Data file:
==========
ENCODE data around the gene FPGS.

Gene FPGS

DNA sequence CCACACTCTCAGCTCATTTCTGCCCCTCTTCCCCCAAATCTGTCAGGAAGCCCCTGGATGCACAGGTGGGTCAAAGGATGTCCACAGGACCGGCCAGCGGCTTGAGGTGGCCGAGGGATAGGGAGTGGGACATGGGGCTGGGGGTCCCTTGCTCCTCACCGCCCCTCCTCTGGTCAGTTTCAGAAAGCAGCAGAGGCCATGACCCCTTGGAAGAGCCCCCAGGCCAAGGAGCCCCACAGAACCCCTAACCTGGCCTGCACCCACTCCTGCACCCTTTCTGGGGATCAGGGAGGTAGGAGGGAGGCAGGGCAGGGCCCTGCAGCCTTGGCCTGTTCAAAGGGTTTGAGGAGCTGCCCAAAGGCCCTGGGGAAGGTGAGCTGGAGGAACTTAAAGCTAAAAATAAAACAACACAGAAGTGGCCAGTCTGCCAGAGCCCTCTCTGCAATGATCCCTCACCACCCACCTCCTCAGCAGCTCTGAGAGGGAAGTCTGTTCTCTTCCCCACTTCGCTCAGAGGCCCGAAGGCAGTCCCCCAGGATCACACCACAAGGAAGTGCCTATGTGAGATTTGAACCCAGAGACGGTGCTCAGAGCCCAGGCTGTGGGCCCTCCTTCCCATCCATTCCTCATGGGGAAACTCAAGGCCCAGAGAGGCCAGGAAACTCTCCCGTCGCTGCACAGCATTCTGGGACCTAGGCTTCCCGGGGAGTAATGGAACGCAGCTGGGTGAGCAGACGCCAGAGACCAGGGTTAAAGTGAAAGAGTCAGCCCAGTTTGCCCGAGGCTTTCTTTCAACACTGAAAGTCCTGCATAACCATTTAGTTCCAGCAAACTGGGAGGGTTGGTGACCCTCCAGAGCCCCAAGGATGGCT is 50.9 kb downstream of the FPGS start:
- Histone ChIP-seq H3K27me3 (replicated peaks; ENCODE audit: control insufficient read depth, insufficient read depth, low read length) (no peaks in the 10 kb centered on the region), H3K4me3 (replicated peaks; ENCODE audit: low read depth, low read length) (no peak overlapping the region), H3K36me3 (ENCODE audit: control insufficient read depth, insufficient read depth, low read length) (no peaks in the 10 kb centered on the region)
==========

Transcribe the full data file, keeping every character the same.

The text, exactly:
ENCODE data around the gene FPGS.

Gene FPGS

DNA sequence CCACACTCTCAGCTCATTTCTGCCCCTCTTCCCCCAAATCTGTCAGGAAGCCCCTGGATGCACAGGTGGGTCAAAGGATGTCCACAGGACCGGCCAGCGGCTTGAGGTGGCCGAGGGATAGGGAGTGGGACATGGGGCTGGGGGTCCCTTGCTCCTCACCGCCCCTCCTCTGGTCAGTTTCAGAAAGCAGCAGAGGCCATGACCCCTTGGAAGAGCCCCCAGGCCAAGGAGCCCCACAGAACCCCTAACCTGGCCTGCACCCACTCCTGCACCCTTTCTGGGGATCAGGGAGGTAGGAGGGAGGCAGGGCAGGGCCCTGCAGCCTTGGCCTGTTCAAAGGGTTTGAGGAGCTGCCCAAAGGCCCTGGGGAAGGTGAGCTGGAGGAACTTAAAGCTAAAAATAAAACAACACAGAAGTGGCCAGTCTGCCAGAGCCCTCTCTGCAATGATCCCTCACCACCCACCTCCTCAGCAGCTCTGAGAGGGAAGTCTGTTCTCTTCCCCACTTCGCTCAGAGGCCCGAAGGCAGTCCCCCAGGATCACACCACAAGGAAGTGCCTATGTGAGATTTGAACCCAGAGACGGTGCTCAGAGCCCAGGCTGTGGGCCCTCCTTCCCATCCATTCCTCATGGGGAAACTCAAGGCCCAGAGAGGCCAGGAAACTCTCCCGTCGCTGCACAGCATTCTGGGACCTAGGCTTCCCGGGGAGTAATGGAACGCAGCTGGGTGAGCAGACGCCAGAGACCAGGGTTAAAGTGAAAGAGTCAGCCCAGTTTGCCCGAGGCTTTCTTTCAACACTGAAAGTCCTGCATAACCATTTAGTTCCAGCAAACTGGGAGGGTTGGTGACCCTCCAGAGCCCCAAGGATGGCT is 50.9 kb downstream of the FPGS start:
- Histone ChIP-seq H3K27me3 (replicated peaks; ENCODE audit: control insufficient read depth, insufficient read depth, low read length) (no peaks in the 10 kb centered on the region), H3K4me3 (replicated peaks; ENCODE audit: low read depth, low read length) (no peak overlapping the region), H3K36me3 (ENCODE audit: control insufficient read depth, insufficient read depth, low read length) (no peaks in the 10 kb centered on the region)